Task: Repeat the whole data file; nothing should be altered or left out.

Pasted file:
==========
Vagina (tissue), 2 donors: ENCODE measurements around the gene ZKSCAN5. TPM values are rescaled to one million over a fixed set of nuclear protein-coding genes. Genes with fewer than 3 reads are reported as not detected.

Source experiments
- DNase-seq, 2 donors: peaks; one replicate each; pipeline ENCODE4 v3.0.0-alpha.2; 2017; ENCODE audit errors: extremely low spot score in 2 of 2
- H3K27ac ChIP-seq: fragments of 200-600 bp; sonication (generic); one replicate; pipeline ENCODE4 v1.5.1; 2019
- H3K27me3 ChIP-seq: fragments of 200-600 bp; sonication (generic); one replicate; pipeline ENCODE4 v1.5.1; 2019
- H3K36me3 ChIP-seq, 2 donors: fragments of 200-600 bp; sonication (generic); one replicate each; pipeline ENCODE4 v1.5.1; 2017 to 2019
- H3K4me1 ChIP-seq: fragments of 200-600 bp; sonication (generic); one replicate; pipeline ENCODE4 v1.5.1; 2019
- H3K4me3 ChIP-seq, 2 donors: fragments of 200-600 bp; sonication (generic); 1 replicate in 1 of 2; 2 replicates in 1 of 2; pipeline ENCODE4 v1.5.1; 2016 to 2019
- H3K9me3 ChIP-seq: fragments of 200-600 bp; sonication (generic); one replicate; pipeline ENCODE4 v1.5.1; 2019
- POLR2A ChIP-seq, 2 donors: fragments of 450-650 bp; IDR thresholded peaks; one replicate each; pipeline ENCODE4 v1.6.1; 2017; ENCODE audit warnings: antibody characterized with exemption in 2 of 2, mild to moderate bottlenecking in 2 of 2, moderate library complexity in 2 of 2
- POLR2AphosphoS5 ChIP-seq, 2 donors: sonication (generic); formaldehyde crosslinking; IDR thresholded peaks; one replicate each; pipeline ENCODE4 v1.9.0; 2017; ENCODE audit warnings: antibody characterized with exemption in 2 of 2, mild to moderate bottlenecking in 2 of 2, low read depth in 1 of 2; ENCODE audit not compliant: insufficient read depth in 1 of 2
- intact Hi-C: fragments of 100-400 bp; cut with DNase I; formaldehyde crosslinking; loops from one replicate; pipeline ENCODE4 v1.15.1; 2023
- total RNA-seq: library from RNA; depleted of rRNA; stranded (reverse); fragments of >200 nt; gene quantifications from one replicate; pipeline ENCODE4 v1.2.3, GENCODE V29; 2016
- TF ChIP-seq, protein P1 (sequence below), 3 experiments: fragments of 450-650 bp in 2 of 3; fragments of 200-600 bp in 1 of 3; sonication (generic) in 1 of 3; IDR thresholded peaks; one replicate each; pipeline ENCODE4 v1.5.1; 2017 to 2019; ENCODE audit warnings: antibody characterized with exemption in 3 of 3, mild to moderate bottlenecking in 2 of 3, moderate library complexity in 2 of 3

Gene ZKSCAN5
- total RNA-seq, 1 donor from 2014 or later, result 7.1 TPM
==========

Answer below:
Vagina (tissue), 2 donors: ENCODE measurements around the gene ZKSCAN5. TPM values are rescaled to one million over a fixed set of nuclear protein-coding genes. Genes with fewer than 3 reads are reported as not detected.

Source experiments
- DNase-seq, 2 donors: peaks; one replicate each; pipeline ENCODE4 v3.0.0-alpha.2; 2017; ENCODE audit errors: extremely low spot score in 2 of 2
- H3K27ac ChIP-seq: fragments of 200-600 bp; sonication (generic); one replicate; pipeline ENCODE4 v1.5.1; 2019
- H3K27me3 ChIP-seq: fragments of 200-600 bp; sonication (generic); one replicate; pipeline ENCODE4 v1.5.1; 2019
- H3K36me3 ChIP-seq, 2 donors: fragments of 200-600 bp; sonication (generic); one replicate each; pipeline ENCODE4 v1.5.1; 2017 to 2019
- H3K4me1 ChIP-seq: fragments of 200-600 bp; sonication (generic); one replicate; pipeline ENCODE4 v1.5.1; 2019
- H3K4me3 ChIP-seq, 2 donors: fragments of 200-600 bp; sonication (generic); 1 replicate in 1 of 2; 2 replicates in 1 of 2; pipeline ENCODE4 v1.5.1; 2016 to 2019
- H3K9me3 ChIP-seq: fragments of 200-600 bp; sonication (generic); one replicate; pipeline ENCODE4 v1.5.1; 2019
- POLR2A ChIP-seq, 2 donors: fragments of 450-650 bp; IDR thresholded peaks; one replicate each; pipeline ENCODE4 v1.6.1; 2017; ENCODE audit warnings: antibody characterized with exemption in 2 of 2, mild to moderate bottlenecking in 2 of 2, moderate library complexity in 2 of 2
- POLR2AphosphoS5 ChIP-seq, 2 donors: sonication (generic); formaldehyde crosslinking; IDR thresholded peaks; one replicate each; pipeline ENCODE4 v1.9.0; 2017; ENCODE audit warnings: antibody characterized with exemption in 2 of 2, mild to moderate bottlenecking in 2 of 2, low read depth in 1 of 2; ENCODE audit not compliant: insufficient read depth in 1 of 2
- intact Hi-C: fragments of 100-400 bp; cut with DNase I; formaldehyde crosslinking; loops from one replicate; pipeline ENCODE4 v1.15.1; 2023
- total RNA-seq: library from RNA; depleted of rRNA; stranded (reverse); fragments of >200 nt; gene quantifications from one replicate; pipeline ENCODE4 v1.2.3, GENCODE V29; 2016
- TF ChIP-seq, protein P1 (sequence below), 3 experiments: fragments of 450-650 bp in 2 of 3; fragments of 200-600 bp in 1 of 3; sonication (generic) in 1 of 3; IDR thresholded peaks; one replicate each; pipeline ENCODE4 v1.5.1; 2017 to 2019; ENCODE audit warnings: antibody characterized with exemption in 3 of 3, mild to moderate bottlenecking in 2 of 3, moderate library complexity in 2 of 3

Gene ZKSCAN5
- total RNA-seq, 1 donor from 2014 or later, result 7.1 TPM